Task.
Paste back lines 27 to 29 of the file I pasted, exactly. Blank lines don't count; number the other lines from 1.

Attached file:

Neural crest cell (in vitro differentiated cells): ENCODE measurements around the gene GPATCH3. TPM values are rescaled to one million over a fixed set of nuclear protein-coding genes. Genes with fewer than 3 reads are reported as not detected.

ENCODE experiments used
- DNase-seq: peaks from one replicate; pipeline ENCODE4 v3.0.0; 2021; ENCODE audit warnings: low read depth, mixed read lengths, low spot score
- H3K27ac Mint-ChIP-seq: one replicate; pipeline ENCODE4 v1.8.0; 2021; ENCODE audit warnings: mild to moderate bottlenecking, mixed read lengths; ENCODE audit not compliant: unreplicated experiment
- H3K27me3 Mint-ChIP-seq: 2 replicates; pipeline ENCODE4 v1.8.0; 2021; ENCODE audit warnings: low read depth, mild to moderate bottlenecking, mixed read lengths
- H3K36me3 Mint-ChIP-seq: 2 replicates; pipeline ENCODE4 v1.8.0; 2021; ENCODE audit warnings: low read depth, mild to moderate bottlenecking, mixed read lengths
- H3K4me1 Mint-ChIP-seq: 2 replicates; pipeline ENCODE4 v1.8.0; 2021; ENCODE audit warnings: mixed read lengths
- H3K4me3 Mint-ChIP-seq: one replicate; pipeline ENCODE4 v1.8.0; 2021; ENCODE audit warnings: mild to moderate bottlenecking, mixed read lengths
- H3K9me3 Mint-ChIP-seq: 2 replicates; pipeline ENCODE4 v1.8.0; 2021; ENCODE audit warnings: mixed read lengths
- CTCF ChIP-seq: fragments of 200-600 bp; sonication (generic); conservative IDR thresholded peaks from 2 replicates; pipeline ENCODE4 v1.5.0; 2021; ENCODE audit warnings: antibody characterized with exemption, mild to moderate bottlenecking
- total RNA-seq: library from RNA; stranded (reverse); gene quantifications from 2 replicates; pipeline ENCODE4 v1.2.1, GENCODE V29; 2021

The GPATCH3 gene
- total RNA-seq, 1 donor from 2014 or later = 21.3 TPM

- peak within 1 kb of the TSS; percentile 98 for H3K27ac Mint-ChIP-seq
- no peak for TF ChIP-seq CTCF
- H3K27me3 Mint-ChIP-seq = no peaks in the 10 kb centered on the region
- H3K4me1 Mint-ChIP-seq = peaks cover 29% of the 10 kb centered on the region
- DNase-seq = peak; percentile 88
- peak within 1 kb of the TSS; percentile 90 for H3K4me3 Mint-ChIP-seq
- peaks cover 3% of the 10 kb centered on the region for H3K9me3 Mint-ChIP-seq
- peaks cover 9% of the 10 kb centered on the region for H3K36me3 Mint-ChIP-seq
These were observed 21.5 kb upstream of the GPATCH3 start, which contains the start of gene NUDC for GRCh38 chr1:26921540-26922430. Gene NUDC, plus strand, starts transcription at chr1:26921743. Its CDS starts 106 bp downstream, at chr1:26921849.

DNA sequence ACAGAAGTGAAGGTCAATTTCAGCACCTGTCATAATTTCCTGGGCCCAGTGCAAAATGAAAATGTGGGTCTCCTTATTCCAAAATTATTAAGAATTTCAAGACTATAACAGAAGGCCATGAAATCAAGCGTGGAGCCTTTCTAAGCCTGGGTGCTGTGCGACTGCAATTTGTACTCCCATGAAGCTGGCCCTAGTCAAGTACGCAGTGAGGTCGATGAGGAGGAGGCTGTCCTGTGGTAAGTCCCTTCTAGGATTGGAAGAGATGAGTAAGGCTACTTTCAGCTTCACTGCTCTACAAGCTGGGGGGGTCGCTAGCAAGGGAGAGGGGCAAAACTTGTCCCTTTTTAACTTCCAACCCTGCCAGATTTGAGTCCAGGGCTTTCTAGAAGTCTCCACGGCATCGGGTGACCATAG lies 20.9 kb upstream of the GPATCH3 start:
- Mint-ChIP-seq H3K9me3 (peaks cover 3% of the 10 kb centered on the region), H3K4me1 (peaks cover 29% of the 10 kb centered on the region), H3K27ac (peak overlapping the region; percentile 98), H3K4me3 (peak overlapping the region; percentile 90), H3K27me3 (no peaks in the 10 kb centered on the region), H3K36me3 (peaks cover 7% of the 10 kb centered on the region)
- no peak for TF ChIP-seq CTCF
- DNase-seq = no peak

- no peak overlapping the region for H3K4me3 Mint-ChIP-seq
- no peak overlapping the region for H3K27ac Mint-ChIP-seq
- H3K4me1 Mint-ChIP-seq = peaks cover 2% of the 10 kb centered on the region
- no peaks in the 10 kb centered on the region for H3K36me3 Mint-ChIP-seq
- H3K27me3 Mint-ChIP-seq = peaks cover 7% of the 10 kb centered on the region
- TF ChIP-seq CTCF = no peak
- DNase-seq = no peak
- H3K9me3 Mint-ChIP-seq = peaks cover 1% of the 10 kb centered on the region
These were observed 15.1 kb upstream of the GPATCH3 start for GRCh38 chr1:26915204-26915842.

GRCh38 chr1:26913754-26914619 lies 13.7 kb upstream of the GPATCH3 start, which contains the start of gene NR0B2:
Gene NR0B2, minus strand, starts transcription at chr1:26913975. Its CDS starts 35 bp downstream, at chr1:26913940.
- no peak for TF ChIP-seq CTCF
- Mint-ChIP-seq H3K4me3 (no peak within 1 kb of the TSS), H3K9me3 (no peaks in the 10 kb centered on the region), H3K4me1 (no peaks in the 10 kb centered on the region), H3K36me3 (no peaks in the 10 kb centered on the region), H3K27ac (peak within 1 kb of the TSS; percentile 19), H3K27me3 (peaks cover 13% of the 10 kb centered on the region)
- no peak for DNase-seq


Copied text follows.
- no peak overlapping the region for H3K4me3 Mint-ChIP-seq
- no peak overlapping the region for H3K27ac Mint-ChIP-seq
- H3K4me1 Mint-ChIP-seq = peaks cover 2% of the 10 kb centered on the region